Singing Up Mangowak! A Language For Our Future.


In 2015 the children of the Aireys Inlet Primary School began to get interested in Waddawurrung, the local language of their home place. Each week through winter for the last two years they have been learning their ‘WWW’, or ‘Waddawurrung Word of the Week’, with Gregory Day, a local Aireys person with a deep interest in the ongoing Waddawurrung history, language and culture. With the go-ahead from the Waddawurrung elders Gregory and the kids wrote The Mangowak Song, which is now sung on a regular basis at the school. The song combines Waddawurrung words and English and is like the school’s very own welcome to country. It’s a great way to connect the children and their families to the ancient culture of the inlet of Mangowak, which only became known as Aireys Inlet when Europeans who took up a pastoral lease decided to name the place after themselves.

By learning the original names for the place, the local animals and plants, and for our human feelings and greetings, the kids at Aireys School develop a deeper sense of how best to notice and look after the world where they live. For instance, the sound of a lot of Waddawurrung words actually come from the things they describe. In English we call this ‘onomatopeia’ (a word with Greek origins), but it essentially means that the kids are tuning in to the sound and character of the place where they live. A good example is the Waddawurrung word for magpie – ‘parrwang’.  The only reason we use the term ‘magpie’ is because the bird reminded the first European settlers of a black and white European bird which bore a fairly scanty resemblance to it. ‘Parrwang’ however actually sounds like the mellifluous call the bird itself makes. When a whole classroom of kids start saying parrwang parrwang together they begin to sound like the place where they live. There are many other examples of this.

Artwork by Nathan Patterson


The learning of some language and the singing of the song is also an important way of connecting the past through the present to the future. It is a gesture of respect and admiration, and also great fun. Learning Waddawurrung words helps the children to understand that with the help and blessing of the elders, the wondrous cultural and linguistic tapestry of Australia can flourish and evolve in the 21st century.


Two of the students at Aireys who particularly love learning Waddawurrung agreed to answer a couple of questions from Otway Life. Otis Talman is in Year 6 and loves technology and football.  Libby Heaton is in Year 4. Libby’s family have been connected to Aireys Inlet for many generations.

What was the inspiration for the song?

Otis – To help us learn all the indigenous words at the school. Music is a brilliant way to express your love of the language, and it also makes it easier to remember the words.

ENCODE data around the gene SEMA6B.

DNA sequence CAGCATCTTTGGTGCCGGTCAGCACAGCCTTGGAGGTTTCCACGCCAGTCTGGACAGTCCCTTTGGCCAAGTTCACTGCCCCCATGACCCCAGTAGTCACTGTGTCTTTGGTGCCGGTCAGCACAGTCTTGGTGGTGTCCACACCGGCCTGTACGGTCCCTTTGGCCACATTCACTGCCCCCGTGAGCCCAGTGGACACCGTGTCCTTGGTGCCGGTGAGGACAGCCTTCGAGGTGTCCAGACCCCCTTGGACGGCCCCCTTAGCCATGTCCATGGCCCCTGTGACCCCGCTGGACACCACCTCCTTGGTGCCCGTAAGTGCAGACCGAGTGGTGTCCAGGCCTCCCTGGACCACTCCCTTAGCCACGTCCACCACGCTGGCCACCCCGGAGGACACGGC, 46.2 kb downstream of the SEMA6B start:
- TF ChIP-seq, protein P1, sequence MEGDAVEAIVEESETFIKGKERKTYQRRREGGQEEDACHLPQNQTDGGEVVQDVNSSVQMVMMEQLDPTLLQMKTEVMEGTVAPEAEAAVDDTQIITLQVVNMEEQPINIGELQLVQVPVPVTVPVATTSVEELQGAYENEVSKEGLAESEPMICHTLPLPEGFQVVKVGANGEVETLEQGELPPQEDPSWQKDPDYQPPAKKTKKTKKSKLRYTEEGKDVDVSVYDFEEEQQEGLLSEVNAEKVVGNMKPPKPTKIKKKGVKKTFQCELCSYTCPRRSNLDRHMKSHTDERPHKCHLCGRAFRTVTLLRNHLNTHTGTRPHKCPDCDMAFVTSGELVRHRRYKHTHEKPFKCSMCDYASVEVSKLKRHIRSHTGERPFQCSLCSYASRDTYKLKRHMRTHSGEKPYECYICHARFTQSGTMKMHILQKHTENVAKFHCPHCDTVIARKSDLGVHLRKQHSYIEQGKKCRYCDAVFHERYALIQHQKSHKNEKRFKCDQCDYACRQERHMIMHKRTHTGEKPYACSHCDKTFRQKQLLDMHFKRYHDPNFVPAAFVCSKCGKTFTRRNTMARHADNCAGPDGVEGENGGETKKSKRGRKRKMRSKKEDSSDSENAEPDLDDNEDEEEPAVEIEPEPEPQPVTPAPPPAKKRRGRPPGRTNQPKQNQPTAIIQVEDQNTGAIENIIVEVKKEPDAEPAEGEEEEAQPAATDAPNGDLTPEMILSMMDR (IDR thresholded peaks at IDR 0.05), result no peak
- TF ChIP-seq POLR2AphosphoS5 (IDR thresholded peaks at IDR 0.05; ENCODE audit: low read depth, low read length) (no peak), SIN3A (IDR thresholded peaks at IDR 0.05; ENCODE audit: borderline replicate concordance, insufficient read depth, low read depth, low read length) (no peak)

Why do you think it is important that children learn an Aboriginal language?

Libby  – Because it’s the language of the people who used to live here. And it’s good to learn the language of other people who you might make friends with.

Otis – Because it’s the traditional language of the landscape where we live. So we learn some detail and history about our area. Learning the language inspires you to investigate the history of how the Waddawurrung lived, how they lived differently from us and what we share in common. And it’s fun to learn a language, any language, but particularly the one from where you are growing up.

Do you think other schools could do this?

Libby – Yes, but it might be difficult because it’s not on Google Translator.

Otis – Yes! For sure! All you need is someone in the community who is learning the language, has the approval of the local elders, and the enthusiasm and time to help the kids get on board.

What is your favourite Waddawurrung word?

Otis – My favourite Waddawurrung words are ‘parrwang/barrawarn’, which means ‘magpie’, ‘goim’ which means kangaroo, and Tjuraltja, which was the name of the local clan who lived from Kuarka Dorla (Anglesea) to Mangowak (Aireys Inlet).

Libby – my favourite word is ‘tonton’, which means ‘brain’.

Gregory Day adds – These of course are Waddawurrung words. The people of the area west and southwest of Aireys Inlet, and north west through the Otways and the volcanic plain, will have different words, a different language, because they live in different country. The Painkalac Creek here at Mangowak is the southwestern border not only of the Waddawurrung tribe but of the whole Kulin Nation, which includes Melbourne, the Mornington Peninsula (including Sorrento, where William Buckley escaped from!) and all the way back up to Ballarat. So the Otways have at least three different languages spoken in and around the forest: Gadabanud, Gulidjan, and Waddawurrung. Having the children learn something of the native languages of the place where they are growing up is an effective and lighthearted way of tuning them in to both the local and wider history of their country. I certainly wish I had been taught it when I was growing up. Captain Cook, John Batman and his landgrabber mates just didn’t cut it with me.



gregory-at-red-rock-2Gregory Day is a novelist, poet and musician based in Victoria, Australia. He is best known for his Mangowak novels, which document generational, demographic and environmental change on the 21st century coast of southwest Victoria, Australia. He has also been acclaimed for his musical compositions and recordings, notably his settings and singing of the poetry of William Butler Yeats on the album The Black Tower“, and his project The Flash Road“, which narrates, in a sung and highly literary musical style, the building of the Great Ocean Road in southwest Victoria in the years following The Great War.


The Flash Road is available from itunes.




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